Against the backdrop of a nation on the brink of revolution, Uncle Sweetheart and Nina Veronica are slimy promoters planning a benefit concert. They desire the services of legendary singer Jack Fate, and soon Fate is sprung from jail. A rock journalist investigates the concert, attempting to determine just who will benefit. Revolution may be raging outside the arena, but Jack Fate and the benefit concert play on as planned. Written by
Ken Miller <firstname.lastname@example.org>
In Bob Dylan's first scene, where he is released from prison, he is wearing a wig. He liked it so much that he continued to wear it for various occasions, including his appearance at the Newport Folk Festival in August 2002. See more »
When Nina Veronica meets the TV executives at the television studio, the liquor bottles in the center of the table change position and number in almost every shot where they are visible. See more »
Do I need to ring a bell to get a refill? You can see my glass is empty.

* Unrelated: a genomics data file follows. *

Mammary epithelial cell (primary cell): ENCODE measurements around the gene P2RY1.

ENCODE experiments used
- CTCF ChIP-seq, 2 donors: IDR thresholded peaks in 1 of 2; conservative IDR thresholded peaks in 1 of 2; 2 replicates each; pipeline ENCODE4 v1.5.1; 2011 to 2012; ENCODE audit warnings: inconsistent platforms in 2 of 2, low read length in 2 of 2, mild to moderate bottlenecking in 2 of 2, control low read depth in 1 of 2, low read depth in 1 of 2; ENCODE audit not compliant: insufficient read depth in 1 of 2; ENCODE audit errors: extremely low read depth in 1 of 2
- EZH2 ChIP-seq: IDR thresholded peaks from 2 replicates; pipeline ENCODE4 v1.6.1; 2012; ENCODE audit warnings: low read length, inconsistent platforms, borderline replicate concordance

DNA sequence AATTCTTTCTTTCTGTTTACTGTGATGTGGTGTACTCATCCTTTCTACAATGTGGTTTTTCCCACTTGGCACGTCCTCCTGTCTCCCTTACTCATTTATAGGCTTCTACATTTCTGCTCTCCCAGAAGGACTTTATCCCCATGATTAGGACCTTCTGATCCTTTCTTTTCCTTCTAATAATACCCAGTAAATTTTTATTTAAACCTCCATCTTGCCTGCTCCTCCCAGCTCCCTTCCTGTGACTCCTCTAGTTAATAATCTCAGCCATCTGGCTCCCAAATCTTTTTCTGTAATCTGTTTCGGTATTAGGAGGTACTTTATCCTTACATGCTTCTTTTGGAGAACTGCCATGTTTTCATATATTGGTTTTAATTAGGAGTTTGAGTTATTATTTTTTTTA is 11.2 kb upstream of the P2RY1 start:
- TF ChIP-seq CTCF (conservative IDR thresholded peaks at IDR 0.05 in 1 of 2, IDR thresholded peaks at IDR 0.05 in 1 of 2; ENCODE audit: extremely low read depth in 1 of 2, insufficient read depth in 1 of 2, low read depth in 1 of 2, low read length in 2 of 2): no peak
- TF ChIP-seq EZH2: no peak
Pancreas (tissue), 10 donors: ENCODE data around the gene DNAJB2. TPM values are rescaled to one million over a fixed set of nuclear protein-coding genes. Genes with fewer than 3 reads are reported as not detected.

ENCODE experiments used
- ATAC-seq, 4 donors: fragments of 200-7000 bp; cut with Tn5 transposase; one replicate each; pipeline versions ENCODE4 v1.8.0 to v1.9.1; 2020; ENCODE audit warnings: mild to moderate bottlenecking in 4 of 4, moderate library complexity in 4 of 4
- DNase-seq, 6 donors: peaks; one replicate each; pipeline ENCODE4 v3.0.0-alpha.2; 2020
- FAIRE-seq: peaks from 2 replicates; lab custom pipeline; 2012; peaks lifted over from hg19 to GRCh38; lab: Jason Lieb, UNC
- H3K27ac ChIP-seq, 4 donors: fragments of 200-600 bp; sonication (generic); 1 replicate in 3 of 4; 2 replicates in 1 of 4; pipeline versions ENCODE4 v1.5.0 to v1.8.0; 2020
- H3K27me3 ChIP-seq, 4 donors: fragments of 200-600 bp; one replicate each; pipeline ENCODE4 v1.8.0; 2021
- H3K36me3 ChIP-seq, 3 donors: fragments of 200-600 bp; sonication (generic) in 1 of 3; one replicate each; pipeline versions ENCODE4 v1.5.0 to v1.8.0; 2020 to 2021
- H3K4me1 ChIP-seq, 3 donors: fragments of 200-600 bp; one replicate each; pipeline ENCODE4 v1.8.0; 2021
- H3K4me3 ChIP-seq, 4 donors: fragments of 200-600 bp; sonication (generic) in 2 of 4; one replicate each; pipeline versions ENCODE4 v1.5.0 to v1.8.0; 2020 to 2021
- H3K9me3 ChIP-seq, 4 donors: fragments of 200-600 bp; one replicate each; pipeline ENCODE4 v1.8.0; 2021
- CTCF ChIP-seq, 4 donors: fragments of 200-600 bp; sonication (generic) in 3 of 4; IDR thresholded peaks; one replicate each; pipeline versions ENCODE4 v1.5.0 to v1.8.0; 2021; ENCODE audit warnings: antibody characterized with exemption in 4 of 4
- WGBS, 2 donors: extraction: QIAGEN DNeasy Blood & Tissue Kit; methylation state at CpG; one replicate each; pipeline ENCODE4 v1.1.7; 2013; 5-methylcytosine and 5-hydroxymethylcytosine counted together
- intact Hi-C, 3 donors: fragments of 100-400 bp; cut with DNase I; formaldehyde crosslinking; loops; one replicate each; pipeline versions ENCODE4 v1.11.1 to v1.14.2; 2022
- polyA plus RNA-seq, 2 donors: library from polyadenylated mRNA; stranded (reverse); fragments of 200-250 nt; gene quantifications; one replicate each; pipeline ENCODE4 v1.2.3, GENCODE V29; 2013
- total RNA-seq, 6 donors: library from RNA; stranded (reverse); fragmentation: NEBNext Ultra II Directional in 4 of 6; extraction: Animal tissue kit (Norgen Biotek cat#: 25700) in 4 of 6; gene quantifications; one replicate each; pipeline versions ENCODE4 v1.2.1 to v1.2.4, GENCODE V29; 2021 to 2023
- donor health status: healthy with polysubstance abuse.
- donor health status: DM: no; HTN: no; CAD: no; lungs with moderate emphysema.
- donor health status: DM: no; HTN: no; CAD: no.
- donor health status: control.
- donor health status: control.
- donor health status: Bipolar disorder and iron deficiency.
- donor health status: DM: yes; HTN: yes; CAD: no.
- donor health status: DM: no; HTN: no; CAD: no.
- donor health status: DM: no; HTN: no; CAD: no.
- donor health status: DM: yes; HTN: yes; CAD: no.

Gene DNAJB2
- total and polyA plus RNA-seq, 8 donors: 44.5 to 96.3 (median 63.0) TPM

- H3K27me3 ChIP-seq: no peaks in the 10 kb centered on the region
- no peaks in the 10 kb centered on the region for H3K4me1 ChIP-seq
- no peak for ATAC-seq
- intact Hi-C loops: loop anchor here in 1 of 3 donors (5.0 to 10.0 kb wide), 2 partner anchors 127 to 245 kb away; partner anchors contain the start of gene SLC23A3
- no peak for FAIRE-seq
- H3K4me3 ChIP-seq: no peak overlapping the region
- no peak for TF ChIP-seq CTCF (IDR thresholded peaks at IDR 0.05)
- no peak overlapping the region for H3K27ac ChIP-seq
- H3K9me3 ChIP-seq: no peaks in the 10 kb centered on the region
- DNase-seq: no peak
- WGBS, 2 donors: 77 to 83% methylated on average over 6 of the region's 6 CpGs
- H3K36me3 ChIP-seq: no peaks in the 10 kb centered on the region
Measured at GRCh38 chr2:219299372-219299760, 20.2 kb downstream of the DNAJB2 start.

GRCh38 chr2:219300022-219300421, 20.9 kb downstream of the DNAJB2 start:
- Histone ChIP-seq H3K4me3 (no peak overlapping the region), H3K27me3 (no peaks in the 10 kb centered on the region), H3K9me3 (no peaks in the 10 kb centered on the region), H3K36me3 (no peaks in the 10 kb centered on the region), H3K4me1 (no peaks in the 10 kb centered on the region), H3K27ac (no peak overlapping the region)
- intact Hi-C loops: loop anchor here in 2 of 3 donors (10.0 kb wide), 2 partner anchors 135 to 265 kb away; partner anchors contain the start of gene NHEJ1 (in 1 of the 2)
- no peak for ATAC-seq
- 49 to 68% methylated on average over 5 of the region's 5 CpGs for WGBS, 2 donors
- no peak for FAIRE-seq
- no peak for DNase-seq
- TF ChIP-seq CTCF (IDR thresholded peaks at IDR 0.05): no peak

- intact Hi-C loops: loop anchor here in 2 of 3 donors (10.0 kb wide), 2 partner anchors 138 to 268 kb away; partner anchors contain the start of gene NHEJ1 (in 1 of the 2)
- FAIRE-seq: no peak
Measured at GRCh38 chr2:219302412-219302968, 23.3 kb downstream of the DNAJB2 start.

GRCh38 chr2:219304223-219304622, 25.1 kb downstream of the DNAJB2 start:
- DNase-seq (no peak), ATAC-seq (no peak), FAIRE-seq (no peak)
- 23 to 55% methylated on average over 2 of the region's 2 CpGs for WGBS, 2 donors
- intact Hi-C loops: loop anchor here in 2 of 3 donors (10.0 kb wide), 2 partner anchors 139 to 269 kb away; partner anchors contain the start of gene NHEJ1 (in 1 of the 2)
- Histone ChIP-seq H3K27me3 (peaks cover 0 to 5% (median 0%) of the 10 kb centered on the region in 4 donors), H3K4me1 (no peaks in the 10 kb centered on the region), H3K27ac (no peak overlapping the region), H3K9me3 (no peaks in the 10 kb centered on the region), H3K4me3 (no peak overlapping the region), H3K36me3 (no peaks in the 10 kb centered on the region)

Hey, man, the glass is always empty. So is the spot on the counter where the money's supposed to be.
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Get in the right frame of mind to watch this movie. Bob Dylan has a unique ability for understatement, while at the same time doing broad irony. Here he stays in character. At least he looks right at the camera. Like a Dylan song. Don't look for the standard movie structure. Much seems to be about the doing rather then the getting it done. It's great fun watching the characters. They never looked better then in this film. Bob always attracted the best backing group. And then there's the music. It's the songs that make little sense that really set the tone. Those who don't get it never will. While it's not Dylan's greatest moment, it still holds interest since it's born of his determination and the draw of his energy.
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